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Could DJI’s $649 4K Osmo Camera Replace The Selfie Stick Camera?

DJI Osmo Camera 4k Selfie Stick

Could DJI’s new 4K video camera, the Osmo, give the selfie stick a run for its money?

The Osmo, a 4K gimbal-stabilized selfie stick, claims to be “the next great leap forward for personal cameras.” But is it really?

With its high pricetag, PC Magazine‘s David Murphy can’t help but note in his recent coverage of the product that it costs nearly $650, which is why he think it’s “not really” going to make for “much of a stocking stuffer” come this holiday season — that is, of course, unless your primary goal in life is taking selfies.

For those who are feeling lost right about now, a “selfie” is a picture or video taken of a person by that person. In today’s age of fast-paced social media, glorified by the ranks of celebrities and the like, the selfie has become less of a fad and more of an everyday reality.

Step in the selfie stick — a monopod used for self-photography which extends the range of the arm via a cylindrical shaped rod or “stick” — which sells for a fraction of the price of the Osmo. But while the relatively inexpensive selfie-sticks, which sell for dollars to tens of dollars, instead of hundreds of dollars like the Osmo, the Osmo takes the technology to a whole new level.

While Osmo offers the “stick” aspect via its “Extension Stick,” it also offers an array of features and addons that the selfie-stick could only dream of — everything from near seamless panoramic shots to intelligent timelapse modes.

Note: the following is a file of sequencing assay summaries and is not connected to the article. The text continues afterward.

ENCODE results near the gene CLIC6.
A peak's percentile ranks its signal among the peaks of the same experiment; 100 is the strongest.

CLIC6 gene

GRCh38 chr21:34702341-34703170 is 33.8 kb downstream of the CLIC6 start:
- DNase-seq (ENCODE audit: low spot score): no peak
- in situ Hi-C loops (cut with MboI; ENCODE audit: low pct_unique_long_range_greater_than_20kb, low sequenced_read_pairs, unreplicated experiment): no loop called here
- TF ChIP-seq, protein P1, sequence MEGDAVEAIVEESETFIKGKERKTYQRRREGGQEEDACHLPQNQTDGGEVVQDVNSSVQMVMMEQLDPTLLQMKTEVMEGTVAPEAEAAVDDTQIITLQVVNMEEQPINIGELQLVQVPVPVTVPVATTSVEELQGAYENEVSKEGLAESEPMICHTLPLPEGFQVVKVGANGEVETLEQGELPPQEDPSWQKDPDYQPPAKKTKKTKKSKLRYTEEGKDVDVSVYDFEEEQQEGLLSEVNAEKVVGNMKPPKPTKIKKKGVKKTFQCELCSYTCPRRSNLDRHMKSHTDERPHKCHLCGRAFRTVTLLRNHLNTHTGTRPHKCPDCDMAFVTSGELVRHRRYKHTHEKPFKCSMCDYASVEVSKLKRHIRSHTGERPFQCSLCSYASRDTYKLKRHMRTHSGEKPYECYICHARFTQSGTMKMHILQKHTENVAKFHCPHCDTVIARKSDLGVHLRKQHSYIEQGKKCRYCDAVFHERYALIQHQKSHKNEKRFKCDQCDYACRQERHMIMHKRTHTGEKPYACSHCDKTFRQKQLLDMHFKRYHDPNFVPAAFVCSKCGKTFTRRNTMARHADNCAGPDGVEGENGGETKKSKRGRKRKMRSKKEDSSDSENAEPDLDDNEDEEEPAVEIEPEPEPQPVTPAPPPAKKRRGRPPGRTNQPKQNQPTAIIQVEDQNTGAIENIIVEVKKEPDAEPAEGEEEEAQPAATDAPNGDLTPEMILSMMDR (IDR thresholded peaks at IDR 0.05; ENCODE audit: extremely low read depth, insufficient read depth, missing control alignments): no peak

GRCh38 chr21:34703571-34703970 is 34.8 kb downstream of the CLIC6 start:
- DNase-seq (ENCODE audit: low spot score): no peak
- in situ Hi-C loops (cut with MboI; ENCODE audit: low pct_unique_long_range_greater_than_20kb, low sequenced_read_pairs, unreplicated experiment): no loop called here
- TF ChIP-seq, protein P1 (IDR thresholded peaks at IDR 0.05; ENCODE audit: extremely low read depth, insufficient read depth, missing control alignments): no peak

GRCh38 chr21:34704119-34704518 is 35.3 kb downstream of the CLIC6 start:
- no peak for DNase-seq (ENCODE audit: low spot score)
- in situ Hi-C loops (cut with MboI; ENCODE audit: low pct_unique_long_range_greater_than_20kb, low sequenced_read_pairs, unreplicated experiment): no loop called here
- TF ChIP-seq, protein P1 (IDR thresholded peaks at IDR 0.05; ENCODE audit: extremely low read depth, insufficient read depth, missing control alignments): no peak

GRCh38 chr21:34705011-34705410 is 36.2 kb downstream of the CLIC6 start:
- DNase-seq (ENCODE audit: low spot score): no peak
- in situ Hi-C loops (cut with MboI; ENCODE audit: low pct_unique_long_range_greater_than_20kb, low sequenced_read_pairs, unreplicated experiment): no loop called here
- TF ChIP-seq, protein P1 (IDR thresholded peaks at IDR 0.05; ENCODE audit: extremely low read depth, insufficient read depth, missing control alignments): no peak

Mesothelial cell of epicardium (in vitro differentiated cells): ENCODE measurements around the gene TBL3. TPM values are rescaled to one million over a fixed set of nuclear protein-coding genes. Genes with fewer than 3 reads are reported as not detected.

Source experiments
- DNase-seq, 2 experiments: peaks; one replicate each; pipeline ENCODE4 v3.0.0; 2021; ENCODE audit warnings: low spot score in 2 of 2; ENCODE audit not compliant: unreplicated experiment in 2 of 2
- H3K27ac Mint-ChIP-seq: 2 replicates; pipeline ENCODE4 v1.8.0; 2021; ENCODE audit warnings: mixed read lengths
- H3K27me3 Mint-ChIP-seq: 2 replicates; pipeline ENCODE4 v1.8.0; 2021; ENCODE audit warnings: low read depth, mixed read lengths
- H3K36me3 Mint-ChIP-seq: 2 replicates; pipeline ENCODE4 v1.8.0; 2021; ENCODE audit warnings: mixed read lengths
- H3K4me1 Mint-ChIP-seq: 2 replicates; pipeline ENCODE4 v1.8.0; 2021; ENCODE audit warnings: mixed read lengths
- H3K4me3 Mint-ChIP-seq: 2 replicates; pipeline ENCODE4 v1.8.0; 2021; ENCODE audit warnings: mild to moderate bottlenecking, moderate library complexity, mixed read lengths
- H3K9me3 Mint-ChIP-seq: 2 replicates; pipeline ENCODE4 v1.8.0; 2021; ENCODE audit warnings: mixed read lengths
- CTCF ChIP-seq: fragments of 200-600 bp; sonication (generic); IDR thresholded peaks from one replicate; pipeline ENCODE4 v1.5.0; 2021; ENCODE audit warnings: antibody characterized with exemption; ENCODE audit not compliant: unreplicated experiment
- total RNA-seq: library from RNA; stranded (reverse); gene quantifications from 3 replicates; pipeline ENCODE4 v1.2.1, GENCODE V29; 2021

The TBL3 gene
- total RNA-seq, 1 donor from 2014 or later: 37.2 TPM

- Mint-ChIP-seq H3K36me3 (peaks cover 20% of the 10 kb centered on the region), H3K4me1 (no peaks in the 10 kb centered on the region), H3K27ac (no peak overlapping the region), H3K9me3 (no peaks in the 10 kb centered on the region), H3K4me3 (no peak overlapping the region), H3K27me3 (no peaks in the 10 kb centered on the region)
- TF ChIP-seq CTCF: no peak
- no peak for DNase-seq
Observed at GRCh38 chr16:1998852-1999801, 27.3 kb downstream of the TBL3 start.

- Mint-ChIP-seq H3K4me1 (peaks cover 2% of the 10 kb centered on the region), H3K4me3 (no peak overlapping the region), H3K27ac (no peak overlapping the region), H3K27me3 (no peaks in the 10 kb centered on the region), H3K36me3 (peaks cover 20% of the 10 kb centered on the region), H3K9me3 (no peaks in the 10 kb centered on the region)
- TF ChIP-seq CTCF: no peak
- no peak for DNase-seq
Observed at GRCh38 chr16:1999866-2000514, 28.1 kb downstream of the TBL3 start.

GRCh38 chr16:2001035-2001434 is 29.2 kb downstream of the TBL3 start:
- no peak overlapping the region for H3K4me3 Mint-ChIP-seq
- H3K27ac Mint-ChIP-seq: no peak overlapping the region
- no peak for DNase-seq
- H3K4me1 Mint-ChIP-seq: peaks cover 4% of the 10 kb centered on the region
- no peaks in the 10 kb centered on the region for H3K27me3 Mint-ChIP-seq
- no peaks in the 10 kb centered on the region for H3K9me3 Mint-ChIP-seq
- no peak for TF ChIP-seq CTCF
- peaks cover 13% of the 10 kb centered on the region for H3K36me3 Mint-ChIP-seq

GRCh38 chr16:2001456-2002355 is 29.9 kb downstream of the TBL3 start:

The camera’s integrated 3-axis stabilization system cancels out movements in three directions, keeping the camera steady for the not-so-steady handed among us.

Precision engineered and ergonomically designed, DJI’s new selfie-stick — if you can even call it that, seeing as it offers considerably more than the standard arm-extending stick — offers the power of 4K in a device that you can hold in your hand.

For those that want to attach a tripod, there’s an accessory for just that. Once setup, a remote control app designed for a smartphone allows the camera to be remotely controlled.

As for still resolution, the device offers anywhere from 12 MP to 16 MP resolution — not the 250 MP sensor recently developed by Canon, but quite possibly more than adequate for most.

If the extension stick and tripod simply aren’t enough, there’s also a bike mount, universal mount, straight extension arm and car mount.

Ready to accessorize and capture ultra high resolution footage, the new Osmo by DJI certainly appears to have done well to support its claim of reinventing the camera.

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